The biological cornerstone of valuation processes is the brain's reward system and one of its major components, the dopamine neuronal pathway. Midbrain dopamine neurons have been implicated in different functions but first and foremost in signaling the hedonic value of stimuli in the environment and are thus often considered as forming the brain's “reward retina.” The response properties of macaque dopamine neurons have been found to compute variables essential for reinforcement learning, such as the difference between expected and actual reward outcomes. In simple classical conditioning experiments, dopamine neurons respond to unexpected rewards, with a sharp increase in discharge rate, and to expected but absent rewards, with a sharp decrease in discharge rate.10 These signals are believed to contribute to learning by signaling both positive and negative changes in the environment, corresponding to reward or utility prediction error postulated by models of economic decision. Dopamine neurons also encode reward expectation through tonic discharges that, interestingly, scale with reward probability and thus convey information about risk and uncertainty.11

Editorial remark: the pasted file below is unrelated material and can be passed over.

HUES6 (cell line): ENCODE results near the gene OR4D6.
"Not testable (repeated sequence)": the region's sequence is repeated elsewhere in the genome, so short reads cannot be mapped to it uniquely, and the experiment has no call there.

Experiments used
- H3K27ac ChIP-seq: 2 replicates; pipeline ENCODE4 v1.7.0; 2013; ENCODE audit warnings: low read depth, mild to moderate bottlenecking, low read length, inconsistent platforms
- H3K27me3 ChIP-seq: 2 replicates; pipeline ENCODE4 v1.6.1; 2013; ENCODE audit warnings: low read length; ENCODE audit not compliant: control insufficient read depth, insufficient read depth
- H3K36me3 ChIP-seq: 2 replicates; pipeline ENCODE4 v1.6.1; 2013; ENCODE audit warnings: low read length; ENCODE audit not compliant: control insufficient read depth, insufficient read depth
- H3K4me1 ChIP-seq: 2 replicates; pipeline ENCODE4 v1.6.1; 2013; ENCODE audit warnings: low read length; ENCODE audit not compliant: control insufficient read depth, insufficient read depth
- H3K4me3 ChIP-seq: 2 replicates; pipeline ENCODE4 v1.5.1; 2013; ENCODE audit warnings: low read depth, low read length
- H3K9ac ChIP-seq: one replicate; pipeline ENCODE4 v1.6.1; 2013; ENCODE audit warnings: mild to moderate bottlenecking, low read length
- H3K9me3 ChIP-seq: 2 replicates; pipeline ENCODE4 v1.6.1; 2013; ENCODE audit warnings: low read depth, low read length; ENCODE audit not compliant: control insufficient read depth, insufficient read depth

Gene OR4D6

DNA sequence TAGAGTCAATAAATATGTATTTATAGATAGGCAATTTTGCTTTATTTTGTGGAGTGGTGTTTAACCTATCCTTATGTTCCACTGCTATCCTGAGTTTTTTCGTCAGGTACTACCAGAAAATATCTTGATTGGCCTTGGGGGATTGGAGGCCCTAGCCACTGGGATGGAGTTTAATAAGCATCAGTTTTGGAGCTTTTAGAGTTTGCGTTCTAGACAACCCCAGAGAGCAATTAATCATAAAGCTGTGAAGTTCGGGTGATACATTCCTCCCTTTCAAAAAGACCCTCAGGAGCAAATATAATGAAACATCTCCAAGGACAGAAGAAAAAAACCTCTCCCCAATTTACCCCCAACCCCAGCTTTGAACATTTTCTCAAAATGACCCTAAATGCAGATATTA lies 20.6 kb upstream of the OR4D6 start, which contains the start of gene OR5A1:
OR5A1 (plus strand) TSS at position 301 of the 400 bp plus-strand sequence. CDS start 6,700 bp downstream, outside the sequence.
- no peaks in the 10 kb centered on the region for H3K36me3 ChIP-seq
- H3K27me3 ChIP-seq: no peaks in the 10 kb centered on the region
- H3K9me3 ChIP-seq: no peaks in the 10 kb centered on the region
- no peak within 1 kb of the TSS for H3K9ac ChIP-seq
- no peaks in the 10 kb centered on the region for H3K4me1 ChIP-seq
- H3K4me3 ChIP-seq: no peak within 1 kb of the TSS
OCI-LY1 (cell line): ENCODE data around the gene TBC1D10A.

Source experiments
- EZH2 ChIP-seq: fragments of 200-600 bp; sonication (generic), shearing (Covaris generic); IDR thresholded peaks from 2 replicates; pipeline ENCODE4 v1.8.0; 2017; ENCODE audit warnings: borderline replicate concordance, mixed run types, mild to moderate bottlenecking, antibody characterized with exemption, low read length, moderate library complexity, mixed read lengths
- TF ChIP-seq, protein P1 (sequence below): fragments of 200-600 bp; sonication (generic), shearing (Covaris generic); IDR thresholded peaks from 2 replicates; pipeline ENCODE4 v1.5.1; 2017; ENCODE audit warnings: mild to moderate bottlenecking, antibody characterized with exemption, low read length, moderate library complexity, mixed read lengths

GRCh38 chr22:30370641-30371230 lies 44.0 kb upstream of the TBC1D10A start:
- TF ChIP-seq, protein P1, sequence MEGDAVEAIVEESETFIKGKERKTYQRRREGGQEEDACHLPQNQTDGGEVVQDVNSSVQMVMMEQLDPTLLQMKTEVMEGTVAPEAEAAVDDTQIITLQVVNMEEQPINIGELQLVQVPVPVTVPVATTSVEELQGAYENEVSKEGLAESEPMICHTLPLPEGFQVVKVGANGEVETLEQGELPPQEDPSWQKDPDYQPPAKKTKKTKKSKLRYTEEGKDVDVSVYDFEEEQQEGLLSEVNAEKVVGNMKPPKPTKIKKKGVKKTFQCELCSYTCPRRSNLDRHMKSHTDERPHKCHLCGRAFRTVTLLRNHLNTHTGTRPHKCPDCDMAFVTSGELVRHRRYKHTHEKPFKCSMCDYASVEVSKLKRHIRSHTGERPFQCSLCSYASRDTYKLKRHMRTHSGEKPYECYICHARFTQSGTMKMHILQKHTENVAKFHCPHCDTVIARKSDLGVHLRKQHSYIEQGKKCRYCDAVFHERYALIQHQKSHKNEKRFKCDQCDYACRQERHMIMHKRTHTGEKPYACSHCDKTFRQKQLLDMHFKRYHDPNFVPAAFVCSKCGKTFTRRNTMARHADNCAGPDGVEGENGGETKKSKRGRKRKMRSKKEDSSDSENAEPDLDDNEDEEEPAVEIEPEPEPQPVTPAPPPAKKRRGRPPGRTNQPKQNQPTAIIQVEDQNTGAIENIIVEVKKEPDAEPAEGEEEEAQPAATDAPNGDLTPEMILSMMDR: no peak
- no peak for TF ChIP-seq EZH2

Explicit reward signals are found in most midbrain dopamine neurons, as well as in subsets of neurons receiving dopaminergic projections in the orbitofrontal cortex (OFC), in the ventral striatum, and in the amygdala. These neurons further respond to conditioned stimuli that predict future reward. Another class of cells link information about reward with sensory or action information. The OFC contains a representation of primary reinforcers, such as food or sexual stimuli. These are neurons that discriminate sensory quality within and across category, but do not merely encode the physical characteristics of stimuli. Activity is elicited by a specific food item when the animal is motivated to acquire it, but stops if the animal is sated.12 In other words, reward-coding neurons respond if the “marginal utility” of that particular food is sufficiently high, ie, if it satisfies a current need or desire. Rewards and reward expectation also affect the activity of more dorsal and medial regions of the prefrontal cortex involved in action selection and planning. In fact, many cortical (prefrontal, cingulate, parietal, infero temporal cortex) and subcortical (striatum, amygdala, superior colliculus) structures involved in high-level sensory and/or motor integration receive reward information.13 Unrewarding and aversive events are also represented most commonly in distinct neuronal subpopulations in the midbrain, cortex, and amygdala. However, cells in the posterior parietal cortex have been shown to encode both rewarding and aversive stimuli, in which case activity is interpreted as reflecting motivational salience rather than value.14 Together, these results suggest that reward information serving to select relevant stimuli and to guide goal-directed approach and avoidance behavior is broadcast widely throughout the primate brain.